Sunday, January 27, 2013 (Day 18)
River Number Two - John Obey
A wooden fishing boat battles the gusting Harmattan winds and makes it into the narrow estuary. Scraggy dogs bitch and fight as the crew unload the three one-metre long fish they bagged out at sea. It is 7am and well worth getting up early to admire this scene and the stunning landscape in the early morning light. Fortuitously for me I have also got chatting to three lovely 50-something American ladies who are working out here building water wells for rural villages. Not only will they kindly give me a lift to John Obey at noon but they also ask me to join them for breakfast on the beach.
I liked William's tent and camping spot but I can't say I am so crazy about his breakfast: a box of 100 tea bags, two cold water bags, a dozen milk powder sachets and a tub of margarine. I don't know where to start! I do manage to get a couple of bread rolls off him on request but it is the unwanted spicy omelette and a peanut butter energy bar - all donated by the American ladies - that really set me up for the day.
Dragonflies waft on air currents as I enjoy a swim that also doubles up as a shower and morning pee. The beach is all but deserted until ten.
I am sardined into the back of the ladies' Land Cruiser with two 20-kilo suitcases balanced precariously on top of my stomach and shoulders. This is the worst stretch of road I have encountered in all of Sierra Leone and I could very easily throw up all over the ladies' bags. The slash and burn fires are destroying gorgeous sections of forest, while lorries pass full of sand that has been dug from the nearby beaches. If you want to see West Africa's finest beaches then I suggest you visit Sierra Leone soon, before the money men destroy the coastline with their greed.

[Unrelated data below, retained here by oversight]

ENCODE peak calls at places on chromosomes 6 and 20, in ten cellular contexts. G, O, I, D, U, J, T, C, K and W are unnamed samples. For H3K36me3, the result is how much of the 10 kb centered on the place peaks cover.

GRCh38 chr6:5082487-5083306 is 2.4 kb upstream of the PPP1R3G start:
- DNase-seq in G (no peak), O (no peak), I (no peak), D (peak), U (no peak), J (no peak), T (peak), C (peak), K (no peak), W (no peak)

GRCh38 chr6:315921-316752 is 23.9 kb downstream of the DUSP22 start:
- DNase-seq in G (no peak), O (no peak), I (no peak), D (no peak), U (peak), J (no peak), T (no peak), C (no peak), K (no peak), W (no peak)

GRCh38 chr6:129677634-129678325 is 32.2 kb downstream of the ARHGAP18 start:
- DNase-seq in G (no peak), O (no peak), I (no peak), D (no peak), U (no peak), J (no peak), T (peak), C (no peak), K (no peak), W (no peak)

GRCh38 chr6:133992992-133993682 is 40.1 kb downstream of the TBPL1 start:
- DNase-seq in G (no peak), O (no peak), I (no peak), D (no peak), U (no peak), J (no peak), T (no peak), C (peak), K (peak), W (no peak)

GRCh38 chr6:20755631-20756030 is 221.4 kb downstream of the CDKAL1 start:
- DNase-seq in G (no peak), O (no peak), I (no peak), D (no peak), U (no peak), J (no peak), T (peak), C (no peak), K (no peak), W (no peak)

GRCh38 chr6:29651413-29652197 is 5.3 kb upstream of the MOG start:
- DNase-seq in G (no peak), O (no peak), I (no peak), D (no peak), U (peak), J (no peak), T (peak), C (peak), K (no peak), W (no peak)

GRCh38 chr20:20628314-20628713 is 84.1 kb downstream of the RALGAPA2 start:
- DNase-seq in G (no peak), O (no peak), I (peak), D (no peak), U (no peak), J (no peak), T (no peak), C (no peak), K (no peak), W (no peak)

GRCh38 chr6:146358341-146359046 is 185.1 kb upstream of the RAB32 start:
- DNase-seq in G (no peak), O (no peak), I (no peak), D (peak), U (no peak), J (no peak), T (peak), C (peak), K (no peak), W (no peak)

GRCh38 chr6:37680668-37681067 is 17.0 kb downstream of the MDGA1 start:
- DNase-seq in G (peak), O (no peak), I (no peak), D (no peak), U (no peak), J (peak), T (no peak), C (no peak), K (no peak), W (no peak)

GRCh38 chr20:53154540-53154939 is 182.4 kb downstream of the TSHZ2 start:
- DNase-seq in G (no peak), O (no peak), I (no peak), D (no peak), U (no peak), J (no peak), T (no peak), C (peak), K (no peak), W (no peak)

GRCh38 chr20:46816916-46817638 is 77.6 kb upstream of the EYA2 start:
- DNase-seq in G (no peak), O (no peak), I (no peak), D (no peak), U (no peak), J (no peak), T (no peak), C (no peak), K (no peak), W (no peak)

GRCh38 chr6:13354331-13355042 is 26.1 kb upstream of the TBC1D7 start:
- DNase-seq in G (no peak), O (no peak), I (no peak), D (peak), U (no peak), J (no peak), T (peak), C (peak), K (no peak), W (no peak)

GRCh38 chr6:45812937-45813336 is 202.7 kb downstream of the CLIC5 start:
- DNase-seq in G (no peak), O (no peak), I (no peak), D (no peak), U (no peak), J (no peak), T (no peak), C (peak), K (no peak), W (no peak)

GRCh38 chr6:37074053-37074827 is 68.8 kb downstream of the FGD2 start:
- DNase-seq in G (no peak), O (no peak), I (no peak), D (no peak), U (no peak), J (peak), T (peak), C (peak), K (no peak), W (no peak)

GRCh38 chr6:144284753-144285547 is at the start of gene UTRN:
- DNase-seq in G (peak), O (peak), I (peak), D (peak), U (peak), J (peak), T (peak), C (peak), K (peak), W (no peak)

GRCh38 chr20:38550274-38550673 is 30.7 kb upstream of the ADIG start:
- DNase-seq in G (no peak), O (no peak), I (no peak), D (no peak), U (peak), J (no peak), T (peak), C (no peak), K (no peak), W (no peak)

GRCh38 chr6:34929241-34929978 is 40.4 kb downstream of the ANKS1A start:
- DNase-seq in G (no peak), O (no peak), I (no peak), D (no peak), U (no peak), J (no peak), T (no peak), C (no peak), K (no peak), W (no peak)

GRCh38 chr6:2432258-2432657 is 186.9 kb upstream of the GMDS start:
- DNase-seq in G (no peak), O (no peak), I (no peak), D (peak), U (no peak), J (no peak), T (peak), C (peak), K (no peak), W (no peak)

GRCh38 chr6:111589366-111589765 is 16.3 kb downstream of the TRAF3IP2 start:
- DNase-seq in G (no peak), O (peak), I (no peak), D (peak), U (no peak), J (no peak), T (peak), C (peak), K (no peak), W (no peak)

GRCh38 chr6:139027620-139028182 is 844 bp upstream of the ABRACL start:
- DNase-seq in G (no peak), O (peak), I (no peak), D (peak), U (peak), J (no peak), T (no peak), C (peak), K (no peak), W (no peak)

The ladies drop me at the junction for John Obey. They are on their way up country to Kabala where they hope to be able to put wells into a further three villages. You cannot imagine how much difference a clean water well will make to the living standards and well-being of a small rural African community. Big respect goes out to the three ladies from Ohio.
Saturday, January 26, 2013 (Day 17)
River Number Two
The lads drop me at River Number Two - Sierra Leone's premier beach. They are off to Black Johnson to continue their spear fishing exploits while I laze around on the beach for the day.
I honestly cannot remember ever seeing such a white beach. We are talking china white; talcum powder white; whiter than white. The 'resort' is run by the local community. All visitors must pay 5,000 to the eco-tourism project people for using the beach. If you want a table and sun-visor on the five-star beachfront then you must also contribute 15,000 to the local community.
This place is off the scale in terms of the beach and the scenery around us. If you want a swim in the warm sea it also appears bereft of rocks and giant crabs that might otherwise spoil your afternoon in paradise.